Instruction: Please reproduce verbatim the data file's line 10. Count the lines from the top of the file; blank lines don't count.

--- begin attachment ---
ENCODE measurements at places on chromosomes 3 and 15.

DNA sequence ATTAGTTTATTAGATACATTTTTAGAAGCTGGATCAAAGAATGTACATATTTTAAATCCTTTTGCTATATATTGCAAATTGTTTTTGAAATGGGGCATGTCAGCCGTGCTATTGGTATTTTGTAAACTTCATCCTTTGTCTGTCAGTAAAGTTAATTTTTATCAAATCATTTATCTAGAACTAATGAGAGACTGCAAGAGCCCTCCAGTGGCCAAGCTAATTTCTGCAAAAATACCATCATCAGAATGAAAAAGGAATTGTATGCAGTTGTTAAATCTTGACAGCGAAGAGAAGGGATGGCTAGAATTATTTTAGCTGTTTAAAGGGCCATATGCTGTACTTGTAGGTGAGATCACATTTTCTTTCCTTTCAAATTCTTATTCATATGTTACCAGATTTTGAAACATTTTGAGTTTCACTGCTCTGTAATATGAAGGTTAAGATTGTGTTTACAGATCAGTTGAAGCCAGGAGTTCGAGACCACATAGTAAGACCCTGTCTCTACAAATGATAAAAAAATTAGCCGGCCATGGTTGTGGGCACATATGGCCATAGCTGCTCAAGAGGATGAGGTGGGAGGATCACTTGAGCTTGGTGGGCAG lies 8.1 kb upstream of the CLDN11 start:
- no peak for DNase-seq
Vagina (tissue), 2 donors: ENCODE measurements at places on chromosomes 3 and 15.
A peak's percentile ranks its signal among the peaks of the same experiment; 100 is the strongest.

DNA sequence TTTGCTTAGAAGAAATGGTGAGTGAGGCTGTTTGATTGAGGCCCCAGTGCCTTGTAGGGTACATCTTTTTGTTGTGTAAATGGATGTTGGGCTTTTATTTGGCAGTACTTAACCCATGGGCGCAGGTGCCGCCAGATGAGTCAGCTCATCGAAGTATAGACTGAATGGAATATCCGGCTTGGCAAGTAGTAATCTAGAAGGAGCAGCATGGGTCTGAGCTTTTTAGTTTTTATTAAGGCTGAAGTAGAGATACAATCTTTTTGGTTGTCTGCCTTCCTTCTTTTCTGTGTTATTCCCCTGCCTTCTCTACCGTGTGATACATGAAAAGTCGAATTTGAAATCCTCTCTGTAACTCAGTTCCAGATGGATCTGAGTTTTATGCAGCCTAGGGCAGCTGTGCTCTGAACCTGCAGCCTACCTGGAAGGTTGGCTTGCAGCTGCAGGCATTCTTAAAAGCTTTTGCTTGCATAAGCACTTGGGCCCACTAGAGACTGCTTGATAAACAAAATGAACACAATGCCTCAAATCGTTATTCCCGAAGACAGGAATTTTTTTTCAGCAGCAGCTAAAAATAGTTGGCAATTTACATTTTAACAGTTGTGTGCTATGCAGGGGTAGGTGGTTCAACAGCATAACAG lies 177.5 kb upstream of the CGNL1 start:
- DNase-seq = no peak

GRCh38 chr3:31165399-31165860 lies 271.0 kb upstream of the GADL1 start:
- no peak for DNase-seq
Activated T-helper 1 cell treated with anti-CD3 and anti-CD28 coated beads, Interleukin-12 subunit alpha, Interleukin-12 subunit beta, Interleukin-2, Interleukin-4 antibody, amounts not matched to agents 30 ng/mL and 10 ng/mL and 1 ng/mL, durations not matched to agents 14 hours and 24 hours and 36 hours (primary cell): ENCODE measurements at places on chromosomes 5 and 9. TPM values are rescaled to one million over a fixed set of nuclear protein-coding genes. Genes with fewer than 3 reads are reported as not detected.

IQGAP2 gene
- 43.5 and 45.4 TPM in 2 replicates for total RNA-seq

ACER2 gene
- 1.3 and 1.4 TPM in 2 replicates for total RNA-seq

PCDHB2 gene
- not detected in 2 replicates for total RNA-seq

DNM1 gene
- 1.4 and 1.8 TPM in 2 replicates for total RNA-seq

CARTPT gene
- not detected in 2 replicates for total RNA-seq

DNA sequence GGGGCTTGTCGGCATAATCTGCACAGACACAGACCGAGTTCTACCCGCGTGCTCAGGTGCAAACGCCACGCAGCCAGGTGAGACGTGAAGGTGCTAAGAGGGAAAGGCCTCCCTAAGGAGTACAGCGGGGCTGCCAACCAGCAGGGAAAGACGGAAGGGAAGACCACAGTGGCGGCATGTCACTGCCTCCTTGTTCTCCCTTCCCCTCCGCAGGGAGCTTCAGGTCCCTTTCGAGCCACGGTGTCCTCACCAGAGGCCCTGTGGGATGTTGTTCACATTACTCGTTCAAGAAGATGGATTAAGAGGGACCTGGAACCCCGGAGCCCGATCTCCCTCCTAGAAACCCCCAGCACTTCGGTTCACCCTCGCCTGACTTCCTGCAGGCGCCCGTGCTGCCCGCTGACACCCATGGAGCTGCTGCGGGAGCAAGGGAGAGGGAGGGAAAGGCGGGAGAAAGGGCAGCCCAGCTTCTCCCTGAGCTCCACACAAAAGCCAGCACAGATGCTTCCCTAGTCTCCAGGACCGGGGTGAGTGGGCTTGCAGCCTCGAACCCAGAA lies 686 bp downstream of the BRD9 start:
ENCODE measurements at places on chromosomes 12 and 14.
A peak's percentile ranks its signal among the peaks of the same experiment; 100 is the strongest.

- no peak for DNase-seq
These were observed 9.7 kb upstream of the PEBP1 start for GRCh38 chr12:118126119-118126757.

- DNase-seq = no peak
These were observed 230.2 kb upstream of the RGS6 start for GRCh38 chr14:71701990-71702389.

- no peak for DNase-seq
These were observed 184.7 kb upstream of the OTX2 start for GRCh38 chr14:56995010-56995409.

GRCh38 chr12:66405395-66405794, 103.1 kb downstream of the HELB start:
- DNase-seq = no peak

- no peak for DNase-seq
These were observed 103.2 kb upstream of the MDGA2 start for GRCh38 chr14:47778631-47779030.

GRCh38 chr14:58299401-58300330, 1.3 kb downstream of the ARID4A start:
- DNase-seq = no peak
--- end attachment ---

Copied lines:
Activated T-helper 1 cell treated with anti-CD3 and anti-CD28 coated beads, Interleukin-12 subunit alpha, Interleukin-12 subunit beta, Interleukin-2, Interleukin-4 antibody, amounts not matched to agents 30 ng/mL and 10 ng/mL and 1 ng/mL, durations not matched to agents 14 hours and 24 hours and 36 hours (primary cell): ENCODE measurements at places on chromosomes 5 and 9. TPM values are rescaled to one million over a fixed set of nuclear protein-coding genes. Genes with fewer than 3 reads are reported as not detected.